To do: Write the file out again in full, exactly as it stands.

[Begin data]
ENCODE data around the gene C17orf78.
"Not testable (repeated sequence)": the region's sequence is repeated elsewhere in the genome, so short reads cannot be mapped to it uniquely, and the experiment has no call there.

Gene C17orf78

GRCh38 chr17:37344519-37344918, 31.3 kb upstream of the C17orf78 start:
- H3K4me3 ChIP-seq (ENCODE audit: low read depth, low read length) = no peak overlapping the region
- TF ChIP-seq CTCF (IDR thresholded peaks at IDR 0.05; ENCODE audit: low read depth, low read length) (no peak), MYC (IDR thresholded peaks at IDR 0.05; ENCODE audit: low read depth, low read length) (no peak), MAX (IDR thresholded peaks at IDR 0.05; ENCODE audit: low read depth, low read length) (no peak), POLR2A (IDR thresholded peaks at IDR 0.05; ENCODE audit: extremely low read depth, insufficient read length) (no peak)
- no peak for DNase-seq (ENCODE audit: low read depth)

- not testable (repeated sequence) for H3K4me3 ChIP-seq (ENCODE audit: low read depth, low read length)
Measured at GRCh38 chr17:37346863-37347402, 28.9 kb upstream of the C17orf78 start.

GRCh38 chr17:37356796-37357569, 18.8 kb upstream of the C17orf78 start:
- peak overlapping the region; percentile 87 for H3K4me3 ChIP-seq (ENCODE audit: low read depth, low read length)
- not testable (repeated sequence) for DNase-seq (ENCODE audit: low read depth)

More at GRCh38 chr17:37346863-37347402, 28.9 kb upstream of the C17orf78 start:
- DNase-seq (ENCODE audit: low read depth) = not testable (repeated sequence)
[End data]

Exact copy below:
ENCODE data around the gene C17orf78.
"Not testable (repeated sequence)": the region's sequence is repeated elsewhere in the genome, so short reads cannot be mapped to it uniquely, and the experiment has no call there.

Gene C17orf78

GRCh38 chr17:37344519-37344918, 31.3 kb upstream of the C17orf78 start:
- H3K4me3 ChIP-seq (ENCODE audit: low read depth, low read length) = no peak overlapping the region
- TF ChIP-seq CTCF (IDR thresholded peaks at IDR 0.05; ENCODE audit: low read depth, low read length) (no peak), MYC (IDR thresholded peaks at IDR 0.05; ENCODE audit: low read depth, low read length) (no peak), MAX (IDR thresholded peaks at IDR 0.05; ENCODE audit: low read depth, low read length) (no peak), POLR2A (IDR thresholded peaks at IDR 0.05; ENCODE audit: extremely low read depth, insufficient read length) (no peak)
- no peak for DNase-seq (ENCODE audit: low read depth)

- not testable (repeated sequence) for H3K4me3 ChIP-seq (ENCODE audit: low read depth, low read length)
Measured at GRCh38 chr17:37346863-37347402, 28.9 kb upstream of the C17orf78 start.

GRCh38 chr17:37356796-37357569, 18.8 kb upstream of the C17orf78 start:
- peak overlapping the region; percentile 87 for H3K4me3 ChIP-seq (ENCODE audit: low read depth, low read length)
- not testable (repeated sequence) for DNase-seq (ENCODE audit: low read depth)

More at GRCh38 chr17:37346863-37347402, 28.9 kb upstream of the C17orf78 start:
- DNase-seq (ENCODE audit: low read depth) = not testable (repeated sequence)